Free 4-Part Workshop for Fundraisers!
plus a new blog post, conversations with Jerry Panas,
an Asking Styles tip, and on the road
Dear [First Name],
On July 20th I’m re-launching my FREE online workshop, Don’t Ask, Don’t Get, to help fundraisers – development folks, executive directors, and anybody who asks one-on-one for donations. Last Fall almost 2,000 people registered and came away with a richer understanding of the art and science of asking. This year being comfortable and effective asking for gifts is even more important than ever.
Don't Ask, Don't Get starts on July 20th and I invite you to register. The workshop consists of 4 live webinars and several live Q&As (everything will be recorded so you won't miss anything). It’ll help you get a whole lot more comfortable – and better – at asking for money.
Here are 8 great reasons to register:
- Become a lot more comfortable asking for major gifts and other funding
- Figure out who should be on your prospect list
- Determine exactly the right time to ask in the meeting – and how much to ask for – to get the best results
- Stop relying on special events and grants to raise critical funds
- Assess your own Asking Style and understand its impact
- Watch recordings of the webinars on your own schedule if you can't join live
- Participate in live Q&A sessions with me… or watch the recordings
- Learn how Asking Matters can support your fundraising journey
Please note: When you sign up you will automatically be registered for all 4 webinars! The sessions will take place on July 20th, 22nd, 24th, and 27th. All sessions are at 1:00pm ET.
We Love Technology… Until We Hate It
new post on the asking matters blog
What would we do without technology?
And yet every day I find myself hating it at some point or another – some point where my technology is driving me rather than my using technology to improve my life. And I want to end the relationship.
I find that inflection point fascinating. If we could only see it coming and avoid it, life would be so much better.
So, what the heck does this have to do with fundraising?!
It’s about the inflection point with our nearest and dearest donors. They’re amazing friends to the organization – the donors we know we can count on. Unfortunately, even if we’re doing everything right, donors sometimes hit a wall and develop unforeseen issues. While we can’t see the inflection point until we hit it, we can do much more to make sure we don’t hit it.
learn how to make sure donors don't hit a wall in the full post
Continuing my series of videos, here's one on selecting prospects and how your Asking Style can guide you. Not everyone will be equally comfortable and effective with every type of donor. In a large organization you might be able to pick donors with whom you feel you can be most effective. In small shops you might not have a choice, but you can use the Asking Styles lens to understand the dynamic between you and your donor and be better prepared to work with it.
The Jerry and Brian Tapes: Board Members – Part II
What are the board’s most important functions? And what makes for a good board member?
Can a board member serve on multiple boards and, if so, how many?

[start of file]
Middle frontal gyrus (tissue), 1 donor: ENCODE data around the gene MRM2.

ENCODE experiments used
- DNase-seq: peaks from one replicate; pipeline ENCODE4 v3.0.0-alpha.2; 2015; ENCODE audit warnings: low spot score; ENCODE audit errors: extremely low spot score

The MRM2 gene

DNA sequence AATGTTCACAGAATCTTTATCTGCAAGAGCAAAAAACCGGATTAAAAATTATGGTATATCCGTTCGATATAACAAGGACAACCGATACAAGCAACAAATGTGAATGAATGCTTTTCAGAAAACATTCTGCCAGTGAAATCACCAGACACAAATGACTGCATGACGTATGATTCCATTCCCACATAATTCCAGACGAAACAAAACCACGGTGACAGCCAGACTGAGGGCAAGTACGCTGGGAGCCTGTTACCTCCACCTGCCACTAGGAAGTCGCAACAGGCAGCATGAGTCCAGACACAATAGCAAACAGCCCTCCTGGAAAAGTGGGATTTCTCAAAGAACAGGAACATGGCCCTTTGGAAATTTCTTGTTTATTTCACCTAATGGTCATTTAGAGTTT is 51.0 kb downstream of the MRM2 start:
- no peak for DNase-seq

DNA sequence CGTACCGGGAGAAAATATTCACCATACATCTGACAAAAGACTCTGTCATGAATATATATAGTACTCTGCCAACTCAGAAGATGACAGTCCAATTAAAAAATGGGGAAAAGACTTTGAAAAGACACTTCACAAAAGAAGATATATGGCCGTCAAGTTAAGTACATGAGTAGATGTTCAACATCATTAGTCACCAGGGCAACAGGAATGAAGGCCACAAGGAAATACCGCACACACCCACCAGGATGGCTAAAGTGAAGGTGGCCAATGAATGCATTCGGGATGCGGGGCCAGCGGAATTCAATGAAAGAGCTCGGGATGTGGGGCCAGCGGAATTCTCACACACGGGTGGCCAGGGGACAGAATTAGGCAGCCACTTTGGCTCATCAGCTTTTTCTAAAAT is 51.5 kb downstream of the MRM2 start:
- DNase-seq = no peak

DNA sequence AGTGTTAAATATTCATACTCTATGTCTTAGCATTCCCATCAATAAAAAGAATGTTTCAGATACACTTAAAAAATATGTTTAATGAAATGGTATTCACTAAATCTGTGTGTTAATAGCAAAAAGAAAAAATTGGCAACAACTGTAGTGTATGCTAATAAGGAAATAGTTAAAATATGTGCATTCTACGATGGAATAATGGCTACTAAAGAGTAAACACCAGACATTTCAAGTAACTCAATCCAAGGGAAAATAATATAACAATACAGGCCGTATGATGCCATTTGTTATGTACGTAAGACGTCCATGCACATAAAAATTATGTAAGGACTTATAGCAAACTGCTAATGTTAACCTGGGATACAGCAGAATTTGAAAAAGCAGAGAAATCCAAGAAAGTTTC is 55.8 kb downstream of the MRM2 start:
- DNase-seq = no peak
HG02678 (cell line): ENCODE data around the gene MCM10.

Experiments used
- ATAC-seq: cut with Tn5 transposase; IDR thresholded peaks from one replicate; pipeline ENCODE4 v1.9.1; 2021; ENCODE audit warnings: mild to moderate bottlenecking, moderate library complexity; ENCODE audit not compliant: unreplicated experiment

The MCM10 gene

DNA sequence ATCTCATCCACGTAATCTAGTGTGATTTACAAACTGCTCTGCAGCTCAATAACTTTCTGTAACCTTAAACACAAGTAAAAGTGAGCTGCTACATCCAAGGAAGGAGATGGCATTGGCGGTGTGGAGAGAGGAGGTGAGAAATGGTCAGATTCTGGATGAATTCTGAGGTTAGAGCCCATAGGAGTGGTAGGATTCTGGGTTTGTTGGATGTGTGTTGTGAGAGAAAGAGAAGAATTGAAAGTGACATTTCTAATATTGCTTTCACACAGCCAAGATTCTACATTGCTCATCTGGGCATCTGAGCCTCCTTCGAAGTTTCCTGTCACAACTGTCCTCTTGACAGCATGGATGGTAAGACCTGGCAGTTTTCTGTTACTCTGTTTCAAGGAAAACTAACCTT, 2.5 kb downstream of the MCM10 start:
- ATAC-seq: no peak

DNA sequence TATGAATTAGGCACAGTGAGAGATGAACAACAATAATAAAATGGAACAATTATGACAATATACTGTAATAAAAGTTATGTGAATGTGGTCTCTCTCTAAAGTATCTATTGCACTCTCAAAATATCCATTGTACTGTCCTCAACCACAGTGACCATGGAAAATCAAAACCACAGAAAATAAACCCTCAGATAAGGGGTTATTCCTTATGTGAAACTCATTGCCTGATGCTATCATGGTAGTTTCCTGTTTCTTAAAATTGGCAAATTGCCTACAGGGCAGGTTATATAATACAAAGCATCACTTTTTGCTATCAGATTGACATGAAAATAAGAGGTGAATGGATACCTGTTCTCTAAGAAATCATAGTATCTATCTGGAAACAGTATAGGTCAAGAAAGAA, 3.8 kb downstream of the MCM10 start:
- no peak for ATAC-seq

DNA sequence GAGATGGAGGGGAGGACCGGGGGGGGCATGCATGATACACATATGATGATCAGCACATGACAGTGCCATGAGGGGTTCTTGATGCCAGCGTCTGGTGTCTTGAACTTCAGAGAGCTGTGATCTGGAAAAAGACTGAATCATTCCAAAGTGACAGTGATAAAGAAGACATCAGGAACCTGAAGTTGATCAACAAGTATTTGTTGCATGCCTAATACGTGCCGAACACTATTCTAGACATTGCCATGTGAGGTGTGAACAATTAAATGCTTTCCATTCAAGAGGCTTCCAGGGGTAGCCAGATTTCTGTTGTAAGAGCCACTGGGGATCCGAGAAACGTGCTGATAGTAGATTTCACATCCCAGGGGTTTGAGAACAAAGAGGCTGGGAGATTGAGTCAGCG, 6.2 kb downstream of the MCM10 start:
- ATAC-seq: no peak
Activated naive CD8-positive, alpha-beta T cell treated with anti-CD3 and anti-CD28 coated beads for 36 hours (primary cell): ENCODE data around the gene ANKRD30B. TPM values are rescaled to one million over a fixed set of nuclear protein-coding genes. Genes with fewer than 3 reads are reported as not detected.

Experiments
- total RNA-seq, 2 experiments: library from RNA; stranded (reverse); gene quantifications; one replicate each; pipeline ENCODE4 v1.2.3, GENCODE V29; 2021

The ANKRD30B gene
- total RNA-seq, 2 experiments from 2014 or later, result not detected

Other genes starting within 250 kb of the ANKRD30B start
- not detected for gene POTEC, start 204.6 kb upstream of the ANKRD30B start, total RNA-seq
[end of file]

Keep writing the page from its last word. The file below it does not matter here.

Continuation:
Last but not least – the $64,000 question (no pun intended) of how much board members should contribute.
Find out Jerry's and my takes on the subject.
Asking Styles Tip for the Month
Asking Styles & face masks
We can't stand them but we’ve got to wear them to help keep everyone safe. So, as with any tough medicine, we need to understand our own “why?” Why do we do something? What motivates us? And, as with everything, who we are impacts that “why?”
Here are my thoughts on what motivates each of us to wear our mask:
- Rainmakers: The facts say masks limit the spread of the virus. So we’ve got to wear our masks to reach our goal of preserving life.
- Go-Getters: Imagine the world if we can lick this by each of us wearing our mask. If we wear our masks great opportunity will be ours once again.
- Kindred Spirits: I’d feel awful if I got others sick, and I’d feel guilty if I didn’t do what’s being asked of me. I know in my heart this is what I should do, even if I can't stand doing it.
- Mission Controllers: Wearing masks is the plan, and I can follow the plan. If we all follow the plan we’ll achieve the desired result and get through this.
On the Road with Brian
Delighted to volunteer with another wonderful local organization – my public library (which I can see from my window).
I led my first breakout-room Zoom training last Tuesday and it went well. The technology worked great and board members seemed to enjoy the small group chats.
In leading these calls I've noticed another silver lining. I'm finding introverts are more likely to attend electronic meetings, and more likely to participate – at least in the chat room if not verbally. Further, in a chat room introverts can take the time to form their thoughts and share them. In a live situation introverts risk losing their turn to introverts.
However, in overseeing breakout rooms I learned something else about my Kindred Spirit/Mission Controller self. I've never liked walking around a room to check in on working groups, and now I know it's even more uncomfortable when I'm supposed to pop into various virtual rooms to chat and see how the work is going! Last week it felt intrusive..and how embarrassing knowing it turned all the attention to me when I entered!
With all my good thoughts,
Let's get social: